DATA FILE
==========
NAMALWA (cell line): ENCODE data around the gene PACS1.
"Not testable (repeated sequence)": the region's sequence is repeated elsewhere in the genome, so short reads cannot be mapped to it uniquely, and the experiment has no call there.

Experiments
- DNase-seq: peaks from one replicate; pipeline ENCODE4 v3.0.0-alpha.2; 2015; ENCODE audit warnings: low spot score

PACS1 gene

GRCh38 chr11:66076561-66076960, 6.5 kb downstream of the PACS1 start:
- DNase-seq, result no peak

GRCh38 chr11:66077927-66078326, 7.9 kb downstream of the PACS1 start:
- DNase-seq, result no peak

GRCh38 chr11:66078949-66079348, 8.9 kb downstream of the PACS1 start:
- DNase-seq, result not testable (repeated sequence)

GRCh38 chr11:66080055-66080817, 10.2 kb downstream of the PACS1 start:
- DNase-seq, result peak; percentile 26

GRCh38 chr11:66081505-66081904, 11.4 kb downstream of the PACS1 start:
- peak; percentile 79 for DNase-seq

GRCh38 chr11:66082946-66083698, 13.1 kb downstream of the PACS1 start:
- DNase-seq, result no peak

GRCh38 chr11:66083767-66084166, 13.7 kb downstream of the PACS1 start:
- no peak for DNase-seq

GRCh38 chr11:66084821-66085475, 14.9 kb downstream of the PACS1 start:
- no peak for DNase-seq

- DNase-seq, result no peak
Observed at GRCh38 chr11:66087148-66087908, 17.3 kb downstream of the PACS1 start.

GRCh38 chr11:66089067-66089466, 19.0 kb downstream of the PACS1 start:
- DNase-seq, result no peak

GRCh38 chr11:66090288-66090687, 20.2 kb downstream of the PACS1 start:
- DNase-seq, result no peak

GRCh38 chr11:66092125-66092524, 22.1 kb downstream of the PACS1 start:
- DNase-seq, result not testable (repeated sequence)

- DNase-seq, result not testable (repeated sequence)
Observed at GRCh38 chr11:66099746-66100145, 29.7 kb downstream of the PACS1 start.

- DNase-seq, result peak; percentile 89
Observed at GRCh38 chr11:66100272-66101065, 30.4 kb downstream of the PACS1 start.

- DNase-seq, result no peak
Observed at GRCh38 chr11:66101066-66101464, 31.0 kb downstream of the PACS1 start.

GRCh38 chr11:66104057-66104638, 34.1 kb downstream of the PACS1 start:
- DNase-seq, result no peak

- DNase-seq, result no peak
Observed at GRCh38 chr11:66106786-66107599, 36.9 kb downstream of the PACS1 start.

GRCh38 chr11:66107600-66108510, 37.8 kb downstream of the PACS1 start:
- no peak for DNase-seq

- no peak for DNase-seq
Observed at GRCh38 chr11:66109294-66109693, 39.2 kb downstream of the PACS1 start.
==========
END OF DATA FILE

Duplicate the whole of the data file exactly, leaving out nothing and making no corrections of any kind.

NAMALWA (cell line): ENCODE data around the gene PACS1.
"Not testable (repeated sequence)": the region's sequence is repeated elsewhere in the genome, so short reads cannot be mapped to it uniquely, and the experiment has no call there.

Experiments
- DNase-seq: peaks from one replicate; pipeline ENCODE4 v3.0.0-alpha.2; 2015; ENCODE audit warnings: low spot score

PACS1 gene

GRCh38 chr11:66076561-66076960, 6.5 kb downstream of the PACS1 start:
- DNase-seq, result no peak

GRCh38 chr11:66077927-66078326, 7.9 kb downstream of the PACS1 start:
- DNase-seq, result no peak

GRCh38 chr11:66078949-66079348, 8.9 kb downstream of the PACS1 start:
- DNase-seq, result not testable (repeated sequence)

GRCh38 chr11:66080055-66080817, 10.2 kb downstream of the PACS1 start:
- DNase-seq, result peak; percentile 26

GRCh38 chr11:66081505-66081904, 11.4 kb downstream of the PACS1 start:
- peak; percentile 79 for DNase-seq

GRCh38 chr11:66082946-66083698, 13.1 kb downstream of the PACS1 start:
- DNase-seq, result no peak

GRCh38 chr11:66083767-66084166, 13.7 kb downstream of the PACS1 start:
- no peak for DNase-seq

GRCh38 chr11:66084821-66085475, 14.9 kb downstream of the PACS1 start:
- no peak for DNase-seq

- DNase-seq, result no peak
Observed at GRCh38 chr11:66087148-66087908, 17.3 kb downstream of the PACS1 start.

GRCh38 chr11:66089067-66089466, 19.0 kb downstream of the PACS1 start:
- DNase-seq, result no peak

GRCh38 chr11:66090288-66090687, 20.2 kb downstream of the PACS1 start:
- DNase-seq, result no peak

GRCh38 chr11:66092125-66092524, 22.1 kb downstream of the PACS1 start:
- DNase-seq, result not testable (repeated sequence)

- DNase-seq, result not testable (repeated sequence)
Observed at GRCh38 chr11:66099746-66100145, 29.7 kb downstream of the PACS1 start.

- DNase-seq, result peak; percentile 89
Observed at GRCh38 chr11:66100272-66101065, 30.4 kb downstream of the PACS1 start.

- DNase-seq, result no peak
Observed at GRCh38 chr11:66101066-66101464, 31.0 kb downstream of the PACS1 start.

GRCh38 chr11:66104057-66104638, 34.1 kb downstream of the PACS1 start:
- DNase-seq, result no peak

- DNase-seq, result no peak
Observed at GRCh38 chr11:66106786-66107599, 36.9 kb downstream of the PACS1 start.

GRCh38 chr11:66107600-66108510, 37.8 kb downstream of the PACS1 start:
- no peak for DNase-seq

- no peak for DNase-seq
Observed at GRCh38 chr11:66109294-66109693, 39.2 kb downstream of the PACS1 start.